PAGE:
Unless youâ€™re a native American, youâ€™re an immigrant or have an ancestor who was. This nation has long celebrated and honored those who come to join us in this democratic experiment. Part of the greatness of the country is a belief that in our freedoms lies the opportunity to live better lives, individually and collectively, than were heretofore possible under the monarchies, dictatorships, and communist societies of the world. We welcome people to the Great American Melting Pot.
That our own president would deny these opportunites to war refugees and others who have undergone extensive vetting is at best a betrayal of the foundational principles of the country. As the Cato Institute put it (when it was still believed that we were talking about a 30-day suspension of visas from Iraq, Iran, Libya, Somalia, Sudan, Syria, and Yemen):
Foreigners from those seven nations have killed zero Americans in terrorist attacks on U.S. soil between 1975 and the end of 2015. Six Iranians, six Sudanese, two Somalis, two Iraqis, and one Yemini have been convicted of attempting or carrying out terrorist attacks on U.S. soil. Zero Libyans or Syrians have been convicted of planning a terrorist attack on U.S. soil during that time period.
Many other foreigners have been convicted of terrorism-related offenses that did not include planning a terrorist attack on U.S. soil.
The Cato story goes on to detail how Trumpâ€™s order looks to be based on false and inflated intelligence, something this administration is already awash in after only a week. Even if there were no adverse effects, this ban does nothing to make the country safer.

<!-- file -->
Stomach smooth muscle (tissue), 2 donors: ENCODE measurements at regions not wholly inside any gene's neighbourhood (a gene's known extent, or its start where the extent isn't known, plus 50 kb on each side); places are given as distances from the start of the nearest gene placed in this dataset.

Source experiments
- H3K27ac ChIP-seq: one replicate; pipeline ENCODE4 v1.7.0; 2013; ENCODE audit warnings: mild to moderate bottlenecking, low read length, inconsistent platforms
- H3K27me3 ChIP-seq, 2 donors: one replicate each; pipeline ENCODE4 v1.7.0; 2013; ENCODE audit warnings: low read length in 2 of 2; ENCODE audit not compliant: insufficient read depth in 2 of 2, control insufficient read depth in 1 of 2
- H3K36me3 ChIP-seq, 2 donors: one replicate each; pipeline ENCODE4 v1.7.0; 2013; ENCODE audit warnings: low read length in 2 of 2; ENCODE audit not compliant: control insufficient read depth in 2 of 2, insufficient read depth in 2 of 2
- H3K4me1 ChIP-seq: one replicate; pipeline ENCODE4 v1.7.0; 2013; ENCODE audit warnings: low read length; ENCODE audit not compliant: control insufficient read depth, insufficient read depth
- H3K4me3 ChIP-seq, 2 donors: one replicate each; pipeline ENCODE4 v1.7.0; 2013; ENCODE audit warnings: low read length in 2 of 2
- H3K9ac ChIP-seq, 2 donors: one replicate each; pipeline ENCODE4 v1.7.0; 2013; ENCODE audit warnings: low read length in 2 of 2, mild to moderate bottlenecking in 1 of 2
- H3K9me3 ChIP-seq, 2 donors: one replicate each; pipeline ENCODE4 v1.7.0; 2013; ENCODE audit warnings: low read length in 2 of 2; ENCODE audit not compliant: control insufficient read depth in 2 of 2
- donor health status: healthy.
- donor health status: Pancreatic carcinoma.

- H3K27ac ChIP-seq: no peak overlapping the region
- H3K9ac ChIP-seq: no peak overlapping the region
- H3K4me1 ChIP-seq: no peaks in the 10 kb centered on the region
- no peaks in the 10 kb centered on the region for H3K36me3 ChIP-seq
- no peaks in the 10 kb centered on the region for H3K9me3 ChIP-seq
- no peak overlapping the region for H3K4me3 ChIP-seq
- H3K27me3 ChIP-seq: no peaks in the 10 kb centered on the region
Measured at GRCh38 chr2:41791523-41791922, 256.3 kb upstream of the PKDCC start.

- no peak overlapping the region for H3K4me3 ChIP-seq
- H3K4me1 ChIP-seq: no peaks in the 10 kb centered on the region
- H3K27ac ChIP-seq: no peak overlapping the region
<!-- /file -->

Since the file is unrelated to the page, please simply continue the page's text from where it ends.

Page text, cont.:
In fact, the reverse is true. The most obvious is that the honor and credibility of the country has been severely damaged, only somewhat mitigated by the huge outpouring of anti-ban sentiment from across both the United States and the world.
Worse is the betrayal of those who have served with our armed forces in places like Iraq. Ask the military personnel and they will tell you that it is appalling that Iraqis who have risked everything to work with our troops in Iraq should be banned from our country.
That this ban primarily impacts women and children, many of whom are fleeing war-torn countries is another aspect of its inhumanity and disgrace. These are people attempting to escape violence and persecution and begging for safe harbor along freedomâ€™s shores.
In Trumpian fashion, the Executive Order was signed without normal review and comment and with a haste that made an incredibly confusing mess for those tasked with carrying out orders which are highly likely to be found unconstitutional. That the acting Attorney General found the ban order indefensible in a legal senseâ€”a stance which both led to her firing and which annoited her with a fair amount of honor and gloryâ€”speaks to the shakey ground on which Trump is operating.
High tech companies in particular have had to scramble to get their foreign workers holding H1B1 visas home to the United States again. Google has said that more than 100 of their employees have been impacted. Apple, founded in part by the son of a Syrian immigrant, was like most tech companies instantly critical of the ban as well.
It is particularly odious that the ban targets Muslim countries and that Trump has said that that Christian immigrants will have priority in entering the country. Religious institutions ranging from the Catholic Church to the Latter-Day Saints have denounced the ban as un-Christian, which of course it is.
Finally, this combination of governmental policy and religion is, alone, a violation of the First Amendment to the US Constitution Trump just days ago swore to defend. By itself, the ban is unlikely to be grounds for impeachment, but it is more than enough for us to begin a discussion of that prospect, which is one of the few good things of this whole affair.